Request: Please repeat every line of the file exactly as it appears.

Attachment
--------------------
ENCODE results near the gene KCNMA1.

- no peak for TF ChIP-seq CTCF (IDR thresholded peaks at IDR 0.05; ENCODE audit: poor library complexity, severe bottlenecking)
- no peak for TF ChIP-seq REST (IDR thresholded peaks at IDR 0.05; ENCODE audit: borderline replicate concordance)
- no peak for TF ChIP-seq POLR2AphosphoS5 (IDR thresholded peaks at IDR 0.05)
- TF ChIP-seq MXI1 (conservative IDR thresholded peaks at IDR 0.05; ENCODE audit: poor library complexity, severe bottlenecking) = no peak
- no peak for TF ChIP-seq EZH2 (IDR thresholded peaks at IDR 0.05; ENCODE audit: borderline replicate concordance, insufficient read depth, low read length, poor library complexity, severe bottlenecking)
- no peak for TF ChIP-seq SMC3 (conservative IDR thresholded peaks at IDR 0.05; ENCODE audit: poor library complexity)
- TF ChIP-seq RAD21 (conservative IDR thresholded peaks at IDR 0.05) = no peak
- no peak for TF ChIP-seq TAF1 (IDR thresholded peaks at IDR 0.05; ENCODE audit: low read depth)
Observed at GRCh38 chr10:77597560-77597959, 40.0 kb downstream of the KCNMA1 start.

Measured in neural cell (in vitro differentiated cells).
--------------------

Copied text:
ENCODE results near the gene KCNMA1.

- no peak for TF ChIP-seq CTCF (IDR thresholded peaks at IDR 0.05; ENCODE audit: poor library complexity, severe bottlenecking)
- no peak for TF ChIP-seq REST (IDR thresholded peaks at IDR 0.05; ENCODE audit: borderline replicate concordance)
- no peak for TF ChIP-seq POLR2AphosphoS5 (IDR thresholded peaks at IDR 0.05)
- TF ChIP-seq MXI1 (conservative IDR thresholded peaks at IDR 0.05; ENCODE audit: poor library complexity, severe bottlenecking) = no peak
- no peak for TF ChIP-seq EZH2 (IDR thresholded peaks at IDR 0.05; ENCODE audit: borderline replicate concordance, insufficient read depth, low read length, poor library complexity, severe bottlenecking)
- no peak for TF ChIP-seq SMC3 (conservative IDR thresholded peaks at IDR 0.05; ENCODE audit: poor library complexity)
- TF ChIP-seq RAD21 (conservative IDR thresholded peaks at IDR 0.05) = no peak
- no peak for TF ChIP-seq TAF1 (IDR thresholded peaks at IDR 0.05; ENCODE audit: low read depth)
Observed at GRCh38 chr10:77597560-77597959, 40.0 kb downstream of the KCNMA1 start.

Measured in neural cell (in vitro differentiated cells).